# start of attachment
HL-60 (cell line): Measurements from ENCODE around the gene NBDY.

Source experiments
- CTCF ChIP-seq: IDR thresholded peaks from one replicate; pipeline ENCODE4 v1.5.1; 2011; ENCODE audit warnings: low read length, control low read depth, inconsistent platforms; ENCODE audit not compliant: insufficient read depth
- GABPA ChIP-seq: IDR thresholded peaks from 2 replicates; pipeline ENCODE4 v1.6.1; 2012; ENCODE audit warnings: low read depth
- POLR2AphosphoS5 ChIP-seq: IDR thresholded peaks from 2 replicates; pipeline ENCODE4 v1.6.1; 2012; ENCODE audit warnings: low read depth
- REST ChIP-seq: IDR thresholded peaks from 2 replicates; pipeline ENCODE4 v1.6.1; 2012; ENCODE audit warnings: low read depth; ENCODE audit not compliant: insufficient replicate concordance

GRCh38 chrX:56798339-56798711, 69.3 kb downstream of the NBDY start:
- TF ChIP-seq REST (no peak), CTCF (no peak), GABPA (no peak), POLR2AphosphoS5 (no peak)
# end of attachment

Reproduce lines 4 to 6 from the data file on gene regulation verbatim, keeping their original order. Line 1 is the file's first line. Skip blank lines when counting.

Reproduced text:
- GABPA ChIP-seq: IDR thresholded peaks from 2 replicates; pipeline ENCODE4 v1.6.1; 2012; ENCODE audit warnings: low read depth
- POLR2AphosphoS5 ChIP-seq: IDR thresholded peaks from 2 replicates; pipeline ENCODE4 v1.6.1; 2012; ENCODE audit warnings: low read depth
- REST ChIP-seq: IDR thresholded peaks from 2 replicates; pipeline ENCODE4 v1.6.1; 2012; ENCODE audit warnings: low read depth; ENCODE audit not compliant: insufficient replicate concordance